Olive harvest in Greece: History and Tradition

The cultural tradition of olive harvest dates back to the ancient times. The ancient Greeks believed that olive oil was rich in divine power. In fact, it was a precious gift from the goddess Athena to the Athenians. The myth has it that the Athenians chose goddess Athena over Poseidon because she offered them a gift that was a source of life and would provide the nation with food.

This “liquid gold” was used in cooking, consumed in raw form as salad dressing and also as a base for making perfumes due to its tendency to last longer on the skin. Reference of olive oil can be seen in great works such as Plutos by Aristophanes. Hippocrates used olive oil-based ointments to treat wounds and scars. As Elytis once said: «if you disintegrate Greece all that will be left will be an olive tree, a vineyard and a ship, which means that by using these you can rebuild it».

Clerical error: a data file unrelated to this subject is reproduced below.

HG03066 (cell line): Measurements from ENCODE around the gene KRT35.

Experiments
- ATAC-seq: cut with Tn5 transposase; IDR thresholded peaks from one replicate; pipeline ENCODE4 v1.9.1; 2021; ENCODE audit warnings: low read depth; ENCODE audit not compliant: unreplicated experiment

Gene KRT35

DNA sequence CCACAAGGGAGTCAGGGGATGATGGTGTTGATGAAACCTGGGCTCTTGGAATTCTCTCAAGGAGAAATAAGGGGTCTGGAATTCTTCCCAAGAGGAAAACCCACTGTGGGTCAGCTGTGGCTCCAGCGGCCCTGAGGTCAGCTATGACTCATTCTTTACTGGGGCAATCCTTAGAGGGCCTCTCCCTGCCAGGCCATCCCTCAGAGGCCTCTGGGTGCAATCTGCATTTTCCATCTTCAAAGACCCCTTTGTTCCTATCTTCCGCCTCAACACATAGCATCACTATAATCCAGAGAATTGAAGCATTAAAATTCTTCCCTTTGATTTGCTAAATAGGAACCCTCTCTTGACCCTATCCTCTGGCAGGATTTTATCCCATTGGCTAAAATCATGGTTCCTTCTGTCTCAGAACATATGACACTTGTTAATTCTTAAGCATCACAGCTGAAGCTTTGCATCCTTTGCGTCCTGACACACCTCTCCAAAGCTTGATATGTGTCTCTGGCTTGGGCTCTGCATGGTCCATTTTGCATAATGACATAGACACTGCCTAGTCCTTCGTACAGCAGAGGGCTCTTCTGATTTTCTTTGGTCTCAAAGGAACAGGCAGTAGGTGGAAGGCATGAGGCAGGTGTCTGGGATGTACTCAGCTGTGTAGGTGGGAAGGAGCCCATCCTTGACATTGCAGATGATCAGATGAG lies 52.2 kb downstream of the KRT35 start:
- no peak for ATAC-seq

Most Greek families own houses in the countryside and on the islands, and many are involved in growing olive trees and producing their own family olive oil. It’s part of the Greek culture, a family tradition that has been passed on from generation to generation. In the ancient times families who had more than 50 olive trees, were considered to have been financially well-off.

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